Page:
Talent Analytics: Another Business Intelligence Research Opportunity

Originally published November 3, 2011

I believe that every person is born with talent.
Maya Angelou

No sooner had my article, 10 Opportunities for Business Intelligence Research  been published than I received an email stating that I also should have included talent analytics on my list. As I am always thrilled to receive feedback on my articles, I thought it appropriate to take this opportunity to examine why someone might want to focus on talent analytics in their academic research.

Talent analytics is a concept that argues that companies should be adopting sophisticated methods of analyzing employee data to enhance their competitive advantage. That is, talent analytics is about examining and optimizing human talent to better map workforce capabilities with organizational objectives.

Talent analytics advocates contend that organizations dealing with workforce- and organization-related challenges need an accurate assessment of the way things really are and evidence as to why problems exist. They argue that data should be collected to evaluate things such as whether work is properly aligned with corporate strategy, to assess how human capital is allocated, to assess skills inventory with performance objectives, to help companies make better predictions of performance, to learn about and share effective management approaches, and to gain a deeper understanding of the organization’s ability to attract the talent it needs to support business strategy. Talent analytics is not about traditional workforce measures such as headcount, turnover, and cost-based metrics. It is about workforce planning and talent acquisition, capability development and performance, and cultivating human potential and leadership development.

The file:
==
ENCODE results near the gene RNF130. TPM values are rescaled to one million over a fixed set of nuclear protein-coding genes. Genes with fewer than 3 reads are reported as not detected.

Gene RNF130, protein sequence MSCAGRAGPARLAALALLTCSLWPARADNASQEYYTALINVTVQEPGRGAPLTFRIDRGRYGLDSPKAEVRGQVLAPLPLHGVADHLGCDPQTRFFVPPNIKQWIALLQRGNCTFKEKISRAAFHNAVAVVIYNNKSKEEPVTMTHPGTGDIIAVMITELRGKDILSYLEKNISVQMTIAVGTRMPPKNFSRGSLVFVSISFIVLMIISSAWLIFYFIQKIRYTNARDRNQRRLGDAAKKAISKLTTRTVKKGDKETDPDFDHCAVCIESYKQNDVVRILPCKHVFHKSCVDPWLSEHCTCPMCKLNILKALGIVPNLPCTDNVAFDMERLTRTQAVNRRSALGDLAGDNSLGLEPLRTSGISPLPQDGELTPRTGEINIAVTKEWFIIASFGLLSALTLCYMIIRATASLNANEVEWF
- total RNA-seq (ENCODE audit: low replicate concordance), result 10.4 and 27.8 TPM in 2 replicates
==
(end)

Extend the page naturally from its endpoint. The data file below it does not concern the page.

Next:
In their October 2010 Harvard Business Review article entitled Competing on Talent Analytics, Tom Davenport, Jeanne Harris, and Jeremy Shapiro identified six forms of analytics that can be used to address talent issues:
  1. Human Capital Facts – What are the key indicators of the organization’s health?
  2. Analytical HR – Which units, departments and individuals need attention?
  3. Human-Capital Investment Analysis – Which actions have the greatest impact on the business?
  4. Workforce Forecasts – How do you know when to staff up or cut back?
  5. Talent Value Model – Why do employees choose to stay or leave?
  6. Talent Supply Chain – How should workforce requirements adapt to changes in the business environment?
The authors note that for talent analytics to be successful, organizations need to deal with some peripheral data issues. For example, despite the availability of enterprise human resources (HR) data, organizations might need to supplement this with more qualitative, subjective data such as supervisory and peer opinions. Moreover, some privy HR data would need to be made available to others within the organization for talent assessments.

In their forthcoming book, Calculating Success: How the New Workplace Analytics Will Revitalize Your Organization  (Harvard Business Press), Eric Lesser, Carl Hoffmann, and Tim Ringo show how using analytics can dramatically improve a company's ability to make better and faster talent decisions. This book provides a framework that enables executives to rethink how they use information on talent to answer essential questions instead of simply reacting to metrics that may not fit the problem.

The authors organize the book around the four most crucial questions managers must ask:
  1. How should work be structured to align with corporate strategy?
  2. How should human capital be allocated across the company? 
  3. How can individuals be motivated and incented to achieve organizational goals? 
  4. How can individuals learn and companies develop the new capabilities and talent needed for success?
By using analytic approaches to each of these questions, the authors believe that managers will be better able to understand what  drives – and is driven by – shifts in workforce performance.

Talent analytics is getting a lot of traction on the Web. My own investigation revealed a plethora of Web articles that included anecdotes of company experiences (e.g., Google, Harrahs, AT&T, Best Buy), information about vendor products (e.g., IBM’s Workforce Performance Talent Analytics, Taleo’s Workforce Analytics, Talent Analytics, Oracle Fusion HCM Talent Management), and various blogs with articles and discussions on the topic.